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Hopping Into VR: A Relationship With Real Scientists to Explore Climate Change

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Participate and share : Poster

Ryan Whitlock  
Ally Audas  

Virtual reality is a powerful tool for creating a deeper understanding of a setting and a personal connection to the experience. A combination of Tour Creator with scientific field researchers provides the highest level of SAMR, transforming teaching and providing experiences that would not be possible without the technology.

Audience: Professional developers, Teachers
Skill level: Beginner
Attendee devices: Devices useful
Attendee device specification: Smartphone: Android, iOS, Windows
Participant accounts, software and other materials: We will be bringing our own Google Expeditions Kit for the virtual tours as well as the book, and task cards for reference.
Topic: Augmented, mixed & virtual reality
Grade level: PK-5
Subject area: Science, Social studies
ISTE Standards: For Students:
Knowledge Constructor
  • Students curate information from digital resources using a variety of tools and methods to create collections of artifacts that demonstrate meaningful connections or conclusions.
Computational Thinker
  • Students collect data or identify relevant data sets, use digital tools to analyze them, and represent data in various ways to facilitate problem-solving and decision-making.
Global Collaborator
  • Students use collaborative technologies to work with others, including peers, experts or community members, to examine issues and problems from multiple viewpoints.

Proposal summary

Purpose & objective

Students do not always have prerequisite knowledge needed to understand setting and variables beyond their own experiences. By introducing virtual reality, students are granted access to worlds beyond the classroom. This activity allows students to take a virtual field trip on an actual scientific field study and collect their own data. We partnered with a field science lab who studies snowshoe hares and with their help, recreated a virtual experience based on the book Hopping Ahead of Climate Change. Students collect their own data as if they are in the field (virtually) and draw their own conclusions about the impact of climate change on snowshoe hares. The activities promote a hands-on experience that might not be possible if it were not virtual; making it the highest level on the SAMR model (Puentedura, 2013). Because these VR materials are becoming more popular and accessible, teachers, administrators and technology integration coaches are often seeking model lessons for how to use technology in more meaningful ways or to enrich the learning environment with content specific examples of how it can be authentically (Newmann) used in the classroom. Task Cards used for the activity with student and teacher directions will be available for download as well as the free virtual tour through Tour Creator.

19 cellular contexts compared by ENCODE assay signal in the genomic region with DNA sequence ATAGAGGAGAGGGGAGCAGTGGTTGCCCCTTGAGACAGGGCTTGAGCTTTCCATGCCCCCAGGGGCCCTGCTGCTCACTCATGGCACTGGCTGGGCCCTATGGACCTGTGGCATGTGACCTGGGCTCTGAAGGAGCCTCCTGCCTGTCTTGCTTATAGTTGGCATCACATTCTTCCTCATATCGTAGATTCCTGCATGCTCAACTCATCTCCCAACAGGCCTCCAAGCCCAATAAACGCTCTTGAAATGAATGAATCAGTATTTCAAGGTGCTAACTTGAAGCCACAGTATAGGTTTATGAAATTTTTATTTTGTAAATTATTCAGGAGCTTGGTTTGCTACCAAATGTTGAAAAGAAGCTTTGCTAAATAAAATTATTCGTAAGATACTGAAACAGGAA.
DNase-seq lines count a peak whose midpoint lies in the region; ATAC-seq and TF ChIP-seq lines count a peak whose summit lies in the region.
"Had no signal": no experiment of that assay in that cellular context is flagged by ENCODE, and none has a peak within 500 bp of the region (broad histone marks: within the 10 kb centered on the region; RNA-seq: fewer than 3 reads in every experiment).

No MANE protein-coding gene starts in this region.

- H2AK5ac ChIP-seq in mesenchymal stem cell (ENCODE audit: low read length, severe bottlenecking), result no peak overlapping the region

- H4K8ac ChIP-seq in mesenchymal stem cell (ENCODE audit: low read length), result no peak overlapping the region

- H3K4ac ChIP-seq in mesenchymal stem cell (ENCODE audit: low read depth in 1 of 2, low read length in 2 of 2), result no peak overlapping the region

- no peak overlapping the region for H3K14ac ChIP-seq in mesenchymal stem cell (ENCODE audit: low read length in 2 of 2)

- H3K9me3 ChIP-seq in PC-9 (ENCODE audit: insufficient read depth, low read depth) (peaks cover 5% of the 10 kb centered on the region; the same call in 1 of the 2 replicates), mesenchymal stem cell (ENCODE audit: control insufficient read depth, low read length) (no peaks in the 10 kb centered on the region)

Objectives:
Using the Google Expeditions viewers, participants will be able to experience a virtual field trip into the wild (created by tech specialist and scientists) to view the impact of climate change on snowshoe hares.

Participants will have access to the handouts included in the QR link showing how students should observe in the virtual environment and collect data using the data collection tool.

The virtual tour is almost complete (waiting on the winter pictures on location). Success will be continual traffic and download of the virtual tours.

Supporting research

Collard, Sneed (2016) Hopping Ahead of Climate Change. Bucking Horse Books.

Mainstream:
The Atlantic "Virtual Reality Gets Real
The promises—and pitfalls—of the emerging technology" http://www.theatlantic.com/magazine/archive/2015/10/virtual-reality-gets-real/403225/;

Fast Company "Could VR Make Us Better People" Time magazine VR cover story: http://time.com/tag/virtual-reality/ http://www.fastcoexist.com/3041200/could-virtual-reality-make-us-better-people

Academia:
Newmann, F. M., Marks, H. M., & Gamoran, A. (1996). Authentic pedagogy and student performance. American Journal of Education, 280-312. http://www.jstor.org/stable/1085433?seq=1#page_scan_tab_contents

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Presenters

Photo
Ryan Whitlock, K20 Center for Educational Renewal
Photo
Ally Audas, University of Oklahoma/Madison Elem.

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